It's a 'smart' material world
Materials that can change shape when exposed to light hold great promise for new applications such as smart building materials that harness solar energy and remotely-controlled micro-robots, but even the most advanced materials developed to date lag far behind systems that operate on traditional chemical or electrical power sources, says Ryan Hayward, Professor of Polymer Science and Engineering.
Now, the Office of Naval Research has awarded Hayward as lead investigator and a team of researchers at UMass Amherst, the University of California, Riverside, Stanford University, the University of California, Santa Barbara, Kent State University, and the California Institute of Technology a five-year, $7.5 million Multidisciplinary University Research Initiative (MURI) grant to support fundamental research needed to design molecules and material architectures that efficiently convert photon energy into mechanical work.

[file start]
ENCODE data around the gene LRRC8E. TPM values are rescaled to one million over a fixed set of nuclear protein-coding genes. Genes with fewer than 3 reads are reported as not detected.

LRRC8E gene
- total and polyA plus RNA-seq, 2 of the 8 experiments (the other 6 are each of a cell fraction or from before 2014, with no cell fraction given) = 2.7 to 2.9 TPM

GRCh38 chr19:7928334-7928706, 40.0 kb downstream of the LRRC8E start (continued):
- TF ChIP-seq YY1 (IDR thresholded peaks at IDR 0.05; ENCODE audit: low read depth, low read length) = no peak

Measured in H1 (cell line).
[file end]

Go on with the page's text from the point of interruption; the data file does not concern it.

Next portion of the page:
Hayward says, “Materials that convert light into motion, mechanical work, and changes in shape have long captured the imagination of scientists and engineers for their potential in devices powered by light and controlled by optical signals. This new project is an exciting opportunity to bring together people with a wide variety of backgrounds and skills to really rethink how light-responsive materials are designed and fabricated.” The project will merge theory, modeling and simulations with synthesis, processing and characterization of new materials and systems across length-scales ranging from single molecules to bulk materials. The researchers hope to ultimately develop working, light-driven devices.